Enabling Innovations for Researcher Workflows and Scholarly Communication


About This Webinar

Digital network technologies have driven the globalisation of the scientific community and transformed the way in which research is conducted and communicated.

This webinar focuses on the usage of the innovative tools that have been developed to facilitate information sharing and collaboration in this changing environment. Presenters will address the need for consensus among stakeholders in differing scientific communities on the principles needed to guide implementation positively to impact research practice, openness, efficiency and reproducibility, and quality of outcomes. 

Event Sessions

Innovations in scholarly communication: openness, efficiency and reproducibility drivers


Jeroen Bosman

Scholarly Communications and Geoscience Librarian
Utrecht University

Science is in transition. Exactly how is what we try to find out in the project 101 Innovations in Scholarly Communication. By looking at tool development and tool usage in all phases of the research cycle we can distill patterns in research practices. The empirical underpinning for this is supplied by data from our recent global survey that reached >20K researchers, librarians and others. We will show how one may get a grip on these complex tool usage patterns by using a simple model that frames tools according to the extent that they facilitate or promote research to become more efficient, more open and more reproducible.

An Open Science Framework to Manage the Research Workflow and Align Scientific Values with Practices


Scientists are rewarded for getting their worked published, and getting published traditionally has relied on presenting surprising and tidy findings. However, this leads to presenting a biased subset of the total body of scientific evidence. The mission of the Center for Open Science is to increase the rigor and reproducibility of research. This mission is achieved through three activities: 1) Measuring the extent of the problem through reproducibility studies, 2) Advocating for policies and practices that can improve the reproducibility of the published literature, and 3) Building tools that enable the practices for which we advocate. In this presentation, David Mellor will present how the Open Science Framework can enable researchers and institutions to conduct more reproducible work and how societies can reward ideal scientific practices.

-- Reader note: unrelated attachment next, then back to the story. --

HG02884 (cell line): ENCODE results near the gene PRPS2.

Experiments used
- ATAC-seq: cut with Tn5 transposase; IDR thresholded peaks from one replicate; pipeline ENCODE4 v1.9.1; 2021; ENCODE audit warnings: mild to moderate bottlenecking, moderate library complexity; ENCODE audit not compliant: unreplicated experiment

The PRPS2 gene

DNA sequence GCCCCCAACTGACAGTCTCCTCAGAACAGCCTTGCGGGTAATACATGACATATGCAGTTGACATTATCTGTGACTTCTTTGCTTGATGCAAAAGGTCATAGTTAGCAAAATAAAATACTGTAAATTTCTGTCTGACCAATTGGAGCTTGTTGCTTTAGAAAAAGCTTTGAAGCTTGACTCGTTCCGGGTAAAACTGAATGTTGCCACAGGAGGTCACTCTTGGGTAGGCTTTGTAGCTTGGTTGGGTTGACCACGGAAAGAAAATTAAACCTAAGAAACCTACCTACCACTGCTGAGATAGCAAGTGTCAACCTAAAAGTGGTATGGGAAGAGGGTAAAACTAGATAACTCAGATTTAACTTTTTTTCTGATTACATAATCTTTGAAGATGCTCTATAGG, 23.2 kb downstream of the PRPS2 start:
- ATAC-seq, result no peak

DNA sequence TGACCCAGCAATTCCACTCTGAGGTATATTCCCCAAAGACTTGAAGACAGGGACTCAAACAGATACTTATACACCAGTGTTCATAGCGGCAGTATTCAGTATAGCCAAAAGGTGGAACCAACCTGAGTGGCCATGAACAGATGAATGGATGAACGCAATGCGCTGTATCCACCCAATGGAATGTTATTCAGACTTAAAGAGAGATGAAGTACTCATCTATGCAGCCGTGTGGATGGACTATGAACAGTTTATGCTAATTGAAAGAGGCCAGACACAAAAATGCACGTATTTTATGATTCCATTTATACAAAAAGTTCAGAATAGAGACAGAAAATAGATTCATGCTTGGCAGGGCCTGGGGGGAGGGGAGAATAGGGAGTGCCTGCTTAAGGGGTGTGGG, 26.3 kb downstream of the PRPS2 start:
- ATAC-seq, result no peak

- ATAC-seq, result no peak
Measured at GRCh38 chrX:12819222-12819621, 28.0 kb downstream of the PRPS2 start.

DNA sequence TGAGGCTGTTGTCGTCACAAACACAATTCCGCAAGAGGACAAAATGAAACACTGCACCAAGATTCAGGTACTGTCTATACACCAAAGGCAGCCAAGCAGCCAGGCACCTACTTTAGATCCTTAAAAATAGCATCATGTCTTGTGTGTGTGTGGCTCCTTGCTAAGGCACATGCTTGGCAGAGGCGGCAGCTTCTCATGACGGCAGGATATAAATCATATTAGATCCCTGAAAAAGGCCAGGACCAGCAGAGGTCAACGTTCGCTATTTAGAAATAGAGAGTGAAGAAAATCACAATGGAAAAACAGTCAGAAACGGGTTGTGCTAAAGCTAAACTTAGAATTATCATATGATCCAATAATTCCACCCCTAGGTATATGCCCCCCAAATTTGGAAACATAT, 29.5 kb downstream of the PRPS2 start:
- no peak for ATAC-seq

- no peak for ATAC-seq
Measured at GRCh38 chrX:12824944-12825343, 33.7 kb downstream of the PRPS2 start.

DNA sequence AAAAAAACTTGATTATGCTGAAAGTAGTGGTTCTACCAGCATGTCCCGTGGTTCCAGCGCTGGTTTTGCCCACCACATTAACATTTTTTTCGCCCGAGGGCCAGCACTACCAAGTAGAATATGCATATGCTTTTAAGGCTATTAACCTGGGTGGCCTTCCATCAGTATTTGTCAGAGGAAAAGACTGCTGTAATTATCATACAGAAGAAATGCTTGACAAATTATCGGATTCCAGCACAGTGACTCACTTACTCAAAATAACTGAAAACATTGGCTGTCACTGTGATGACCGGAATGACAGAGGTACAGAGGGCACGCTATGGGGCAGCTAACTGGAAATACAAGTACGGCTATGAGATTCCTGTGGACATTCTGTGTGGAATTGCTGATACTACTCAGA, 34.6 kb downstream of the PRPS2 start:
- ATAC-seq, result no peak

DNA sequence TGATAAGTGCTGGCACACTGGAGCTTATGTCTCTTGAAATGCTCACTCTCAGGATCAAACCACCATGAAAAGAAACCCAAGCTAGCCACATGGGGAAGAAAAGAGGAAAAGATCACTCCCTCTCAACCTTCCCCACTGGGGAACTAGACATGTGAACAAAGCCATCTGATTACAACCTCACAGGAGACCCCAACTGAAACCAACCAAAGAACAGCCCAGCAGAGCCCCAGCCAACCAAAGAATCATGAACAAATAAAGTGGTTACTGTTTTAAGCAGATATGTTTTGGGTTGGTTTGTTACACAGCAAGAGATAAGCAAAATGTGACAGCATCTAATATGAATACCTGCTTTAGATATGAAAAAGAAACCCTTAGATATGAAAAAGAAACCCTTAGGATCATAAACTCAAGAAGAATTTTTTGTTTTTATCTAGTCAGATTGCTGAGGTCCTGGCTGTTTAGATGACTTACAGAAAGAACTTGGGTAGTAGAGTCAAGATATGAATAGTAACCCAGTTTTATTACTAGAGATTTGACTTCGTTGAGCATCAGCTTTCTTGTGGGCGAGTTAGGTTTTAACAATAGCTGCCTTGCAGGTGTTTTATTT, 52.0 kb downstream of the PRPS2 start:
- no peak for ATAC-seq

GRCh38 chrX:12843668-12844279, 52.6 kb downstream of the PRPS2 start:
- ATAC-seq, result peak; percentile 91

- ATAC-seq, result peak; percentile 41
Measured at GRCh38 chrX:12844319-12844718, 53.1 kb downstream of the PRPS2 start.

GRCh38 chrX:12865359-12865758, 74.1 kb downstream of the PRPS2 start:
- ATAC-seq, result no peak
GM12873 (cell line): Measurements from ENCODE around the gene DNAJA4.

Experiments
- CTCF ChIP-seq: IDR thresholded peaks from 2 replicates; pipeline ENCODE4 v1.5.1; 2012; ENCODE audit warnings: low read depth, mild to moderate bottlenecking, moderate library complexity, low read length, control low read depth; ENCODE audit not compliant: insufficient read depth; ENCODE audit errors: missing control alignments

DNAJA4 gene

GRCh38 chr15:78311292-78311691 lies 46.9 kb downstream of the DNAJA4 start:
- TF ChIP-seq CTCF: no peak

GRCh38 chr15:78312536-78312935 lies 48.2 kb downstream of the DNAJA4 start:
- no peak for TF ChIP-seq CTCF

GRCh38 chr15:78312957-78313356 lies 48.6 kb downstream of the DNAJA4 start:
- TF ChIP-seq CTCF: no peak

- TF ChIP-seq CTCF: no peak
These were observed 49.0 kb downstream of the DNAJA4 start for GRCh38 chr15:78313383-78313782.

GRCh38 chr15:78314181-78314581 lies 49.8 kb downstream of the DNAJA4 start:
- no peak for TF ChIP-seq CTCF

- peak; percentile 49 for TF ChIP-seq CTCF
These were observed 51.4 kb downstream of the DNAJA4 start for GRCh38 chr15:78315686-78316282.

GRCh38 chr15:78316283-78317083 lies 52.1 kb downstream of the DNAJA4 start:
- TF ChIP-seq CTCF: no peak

From Principles to Action - The FORCE11 approach to innovation in scholarly communications


There is a lot of talk of innovation and change and even disruption in scholarly communication but sometimes the pace of change itself can seem slow. Some efforts seem to get bogged down in endless discussion and never make it to implementation. Some by contrast reach a technical conclusion too quickly and fail because they don't address the complex needs of many stakeholders. 

FORCE11 started as a movement for change amongst a particular group of technically minded people in scholarly communication including publishers, technologists, researchers, advocates and funders. Over time it has evolved in a number of directions, now positioning itself as a forum where different stakeholder communities can come together to seek a consensus on how to move forward. In particular a pattern has emerged in which successful groups seek first to articulate and refine a set ofprinciples that can help to guide implementation but do not specify it. If a wide consensus can be developed on principles then the next phase moves towards community implementation.

OpenVIVO: Transforming the Representation of Scholarly Communication


Alex Viggio

Associate Director, Faculty Information System
University of Colorado - Boulder

The VIVO web application showcases the scholarly work of research institutions around the world using the shared OpenRIF information model. The VIVO and OpenRIF projects collaborate as an extended community that embraces open source, open data, and open standards. VIVO’s established functionality enables the aggregation, curation, searching, browsing, and visualizing of diverse scholarly activity. VIVO continues to evolve, exploring new approaches in support of scholarly communication such as implementing FAIR Data Principles and expert finding functionality.

This presentation examines OpenVIVO, a hosted instance of VIVO describing attendees of recent FORCE11 and VIVO conferences. Today, anyone with an ORCiD identifier can log into OpenVIVO. This automatically creates their VIVO profile drawing from ORCiD and other authoritative sources, allowing them to explore VIVO’s innovative functionality. OpenVIVO extends the VIVO 1.9 open source release to include features such as: authenticating with ORCiD; linking data with ORCiD, CrossRef, Figshare, Altmetric, and GRID; integrating the new OpenRIF contribution role ontology; and using the OCLC FAST vocabulary to map expertise. We’ll discuss lessons learned from OpenVIVO, and how this informs the project roadmap.

Additional Information

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For Online Events

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